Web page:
The cash strap can comfortably hold several bills, and you can stuff it pretty full without adding too much bulk. Ridge says that both the strap and clip can hold 15-20 bills, although the strap can expand to fit a few more.
The strap’s snug elastic does a good job of keeping the cash from bulging. However, access is somewhat of an issue, so if you find yourself reaching for cash on a regular basis, you’ll probably want to opt for the money clip.
It’s also worth mentioning that you can switch between the clip and the strap. The installment procedure is dead simple and can be completed in under five minutes. You can even have the best of both worlds by purchasing a wallet with a cash strap and adding a money clip to the front of the wallet.
There’s a reason the Ridge wallet can be found on many “best metal wallet” lists, including our own! If you’re after a minimal, durable metal wallet, then the Ridge is for you.
It’s nice to have the ability to fan out several cards and get exactly what you need without having to dig through your wallet. That accessibility is one of the Ridge’s strongest suits.
The build quality is top notch, and it’s clearly made to last. If you’re used to carrying around trifold wallets, the Ridge will surprise you. You barely feel it in your pocket, yet it’s built like a tank.
The Ridge genuinely doesn’t have many cons. The only big con is that it might not fit your needs, so before you dive in and buy one, you should make sure you’ll get the most out of it.
If you regularly carry 4-7 cards and want a tough wallet that barely takes up any pocket space, then the Ridge is right for you. And really, this category is the vast majority.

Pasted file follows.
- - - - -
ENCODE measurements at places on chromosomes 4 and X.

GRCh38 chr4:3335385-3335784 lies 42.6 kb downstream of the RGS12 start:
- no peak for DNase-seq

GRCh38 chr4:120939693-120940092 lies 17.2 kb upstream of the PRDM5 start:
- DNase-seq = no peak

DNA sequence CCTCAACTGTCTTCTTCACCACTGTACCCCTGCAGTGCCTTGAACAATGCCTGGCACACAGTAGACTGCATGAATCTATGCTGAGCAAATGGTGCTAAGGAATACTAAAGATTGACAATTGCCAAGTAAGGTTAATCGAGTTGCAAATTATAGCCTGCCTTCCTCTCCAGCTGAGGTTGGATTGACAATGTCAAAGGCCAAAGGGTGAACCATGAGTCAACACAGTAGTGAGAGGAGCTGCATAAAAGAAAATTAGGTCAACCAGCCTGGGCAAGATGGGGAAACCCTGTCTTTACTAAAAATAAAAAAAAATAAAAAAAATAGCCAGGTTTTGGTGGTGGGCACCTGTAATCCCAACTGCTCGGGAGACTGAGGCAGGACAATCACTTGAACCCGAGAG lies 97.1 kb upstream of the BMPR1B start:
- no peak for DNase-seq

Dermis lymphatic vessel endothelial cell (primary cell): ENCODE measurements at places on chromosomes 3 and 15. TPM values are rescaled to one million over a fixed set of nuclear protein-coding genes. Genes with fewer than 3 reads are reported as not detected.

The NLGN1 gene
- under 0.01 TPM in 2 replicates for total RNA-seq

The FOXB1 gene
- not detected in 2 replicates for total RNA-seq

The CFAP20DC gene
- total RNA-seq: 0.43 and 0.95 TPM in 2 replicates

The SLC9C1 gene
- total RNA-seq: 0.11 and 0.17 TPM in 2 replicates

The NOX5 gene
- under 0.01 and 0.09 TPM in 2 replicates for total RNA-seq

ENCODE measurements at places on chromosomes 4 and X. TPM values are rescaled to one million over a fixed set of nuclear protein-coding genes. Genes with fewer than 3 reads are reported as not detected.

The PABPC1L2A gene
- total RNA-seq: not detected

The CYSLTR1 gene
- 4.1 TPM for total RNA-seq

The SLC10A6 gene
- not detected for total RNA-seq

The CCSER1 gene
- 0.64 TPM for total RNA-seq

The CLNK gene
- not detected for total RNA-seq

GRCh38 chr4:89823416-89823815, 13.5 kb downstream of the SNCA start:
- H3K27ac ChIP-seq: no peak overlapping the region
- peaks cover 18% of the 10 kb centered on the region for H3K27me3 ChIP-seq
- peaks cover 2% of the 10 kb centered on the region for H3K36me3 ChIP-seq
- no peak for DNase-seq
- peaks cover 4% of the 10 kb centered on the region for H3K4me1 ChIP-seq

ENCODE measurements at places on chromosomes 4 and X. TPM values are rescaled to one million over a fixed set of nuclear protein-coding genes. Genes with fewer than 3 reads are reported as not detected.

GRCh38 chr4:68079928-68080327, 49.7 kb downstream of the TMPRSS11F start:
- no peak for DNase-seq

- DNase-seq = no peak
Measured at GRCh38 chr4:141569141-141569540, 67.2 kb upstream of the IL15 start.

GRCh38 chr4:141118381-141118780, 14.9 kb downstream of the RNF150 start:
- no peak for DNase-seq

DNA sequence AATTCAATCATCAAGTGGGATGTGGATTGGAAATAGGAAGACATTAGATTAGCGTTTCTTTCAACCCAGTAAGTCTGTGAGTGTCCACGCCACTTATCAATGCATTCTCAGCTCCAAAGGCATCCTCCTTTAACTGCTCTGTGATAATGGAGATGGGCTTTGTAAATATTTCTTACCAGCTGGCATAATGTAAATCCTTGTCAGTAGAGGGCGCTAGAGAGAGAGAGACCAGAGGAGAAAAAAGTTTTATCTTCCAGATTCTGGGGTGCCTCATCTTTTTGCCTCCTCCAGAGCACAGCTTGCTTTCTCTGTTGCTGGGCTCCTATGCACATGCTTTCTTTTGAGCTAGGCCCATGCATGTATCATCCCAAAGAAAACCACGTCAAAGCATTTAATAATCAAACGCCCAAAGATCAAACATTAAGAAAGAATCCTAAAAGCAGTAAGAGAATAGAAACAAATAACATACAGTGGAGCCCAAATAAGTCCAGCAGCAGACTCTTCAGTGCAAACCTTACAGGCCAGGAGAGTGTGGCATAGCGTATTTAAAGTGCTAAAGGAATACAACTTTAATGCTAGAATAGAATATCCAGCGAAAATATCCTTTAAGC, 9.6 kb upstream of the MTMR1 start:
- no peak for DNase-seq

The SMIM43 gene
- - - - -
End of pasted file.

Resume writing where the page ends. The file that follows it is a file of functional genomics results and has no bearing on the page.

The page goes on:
On the other hand, if your wallet usage is different from that, then the Ridge might not be a good match. For example, since I usually carry just two cards and rarely carry lots of cash, I found the Ridge to be overkill for my needs. It’s a great wallet—it’s just not for me.
There’s no doubt that the Ridge is one of the most hyped wallets on the market right now, and I’ll admit that I approached this review with a healthy dose of skepticism.
But after using the Ridge for a couple of weeks, I see why everyone loves it so much. This is a simple, utilitarian wallet that doesn’t mess around. It’s well-built and allows you to downsize your EDC.
If you have pretty typical wallet needs, then the Ridge is absolutely worth a look. The days of bulky, overstuffed wallets are over, and that’s a beautiful thing.
Questions? Comments? Leave them below!
Clay Gordon says
Can the Ridge wall carry coins as well?
What do Ridge Walkers cost?
Brock McGoff says
They don’t carry coins.
What’s the upside over cheaper utilitarian wallets like it? I got something that looks near like it off amazon for around 30 bucks.
Branding, manufacturing ethics, long-term durability (maybe…time will tell), customer service, warranty.